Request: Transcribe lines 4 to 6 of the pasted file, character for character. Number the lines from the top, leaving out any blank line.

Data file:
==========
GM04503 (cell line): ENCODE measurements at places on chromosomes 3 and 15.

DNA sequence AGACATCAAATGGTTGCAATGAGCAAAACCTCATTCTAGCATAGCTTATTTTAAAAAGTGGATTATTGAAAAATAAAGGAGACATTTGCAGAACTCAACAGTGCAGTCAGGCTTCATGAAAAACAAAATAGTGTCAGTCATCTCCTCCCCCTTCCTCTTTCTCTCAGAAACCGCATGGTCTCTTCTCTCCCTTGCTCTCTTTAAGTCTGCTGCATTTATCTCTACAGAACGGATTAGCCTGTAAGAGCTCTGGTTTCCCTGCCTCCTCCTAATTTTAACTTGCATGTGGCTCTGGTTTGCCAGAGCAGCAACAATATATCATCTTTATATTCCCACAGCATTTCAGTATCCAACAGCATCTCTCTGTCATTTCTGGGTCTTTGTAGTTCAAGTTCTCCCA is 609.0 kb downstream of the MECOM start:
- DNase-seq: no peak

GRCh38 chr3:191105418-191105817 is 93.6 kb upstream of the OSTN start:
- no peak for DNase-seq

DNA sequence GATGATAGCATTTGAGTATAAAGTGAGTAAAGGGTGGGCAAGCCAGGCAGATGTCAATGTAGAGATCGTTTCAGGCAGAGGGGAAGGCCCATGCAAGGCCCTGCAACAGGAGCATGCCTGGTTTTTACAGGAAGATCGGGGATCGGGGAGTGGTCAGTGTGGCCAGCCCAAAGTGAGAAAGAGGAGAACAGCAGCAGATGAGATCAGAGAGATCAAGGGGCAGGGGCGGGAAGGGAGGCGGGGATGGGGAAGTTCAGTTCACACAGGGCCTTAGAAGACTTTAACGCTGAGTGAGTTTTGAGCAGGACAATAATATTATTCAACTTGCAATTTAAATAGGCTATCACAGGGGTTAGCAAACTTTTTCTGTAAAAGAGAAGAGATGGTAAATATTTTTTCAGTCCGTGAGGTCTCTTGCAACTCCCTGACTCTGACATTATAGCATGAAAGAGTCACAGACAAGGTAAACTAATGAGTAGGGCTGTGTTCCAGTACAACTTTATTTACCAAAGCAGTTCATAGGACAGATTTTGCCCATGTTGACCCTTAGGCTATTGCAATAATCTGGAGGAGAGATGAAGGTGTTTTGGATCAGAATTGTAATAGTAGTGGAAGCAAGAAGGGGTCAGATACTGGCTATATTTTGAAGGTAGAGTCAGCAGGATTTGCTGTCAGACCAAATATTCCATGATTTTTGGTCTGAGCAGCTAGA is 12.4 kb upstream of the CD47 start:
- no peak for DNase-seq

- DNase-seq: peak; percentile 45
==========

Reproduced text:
GRCh38 chr3:191105418-191105817 is 93.6 kb upstream of the OSTN start:
- no peak for DNase-seq

DNA sequence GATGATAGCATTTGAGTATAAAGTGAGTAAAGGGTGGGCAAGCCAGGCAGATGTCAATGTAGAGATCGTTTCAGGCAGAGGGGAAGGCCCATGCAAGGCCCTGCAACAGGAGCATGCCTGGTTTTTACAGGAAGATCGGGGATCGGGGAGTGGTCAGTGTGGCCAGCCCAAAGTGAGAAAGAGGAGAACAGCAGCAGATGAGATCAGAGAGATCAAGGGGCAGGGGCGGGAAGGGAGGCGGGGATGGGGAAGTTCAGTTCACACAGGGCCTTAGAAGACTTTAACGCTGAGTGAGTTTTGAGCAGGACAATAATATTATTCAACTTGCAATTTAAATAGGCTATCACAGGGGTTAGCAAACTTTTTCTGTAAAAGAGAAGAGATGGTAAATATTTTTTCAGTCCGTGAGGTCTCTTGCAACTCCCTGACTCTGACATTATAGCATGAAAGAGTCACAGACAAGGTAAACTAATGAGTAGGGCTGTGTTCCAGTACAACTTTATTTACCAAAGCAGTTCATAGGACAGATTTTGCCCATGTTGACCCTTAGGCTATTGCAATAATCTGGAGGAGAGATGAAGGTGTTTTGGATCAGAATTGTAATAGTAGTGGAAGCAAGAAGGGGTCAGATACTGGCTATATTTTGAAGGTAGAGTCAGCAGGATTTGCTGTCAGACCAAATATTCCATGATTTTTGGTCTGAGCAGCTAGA is 12.4 kb upstream of the CD47 start: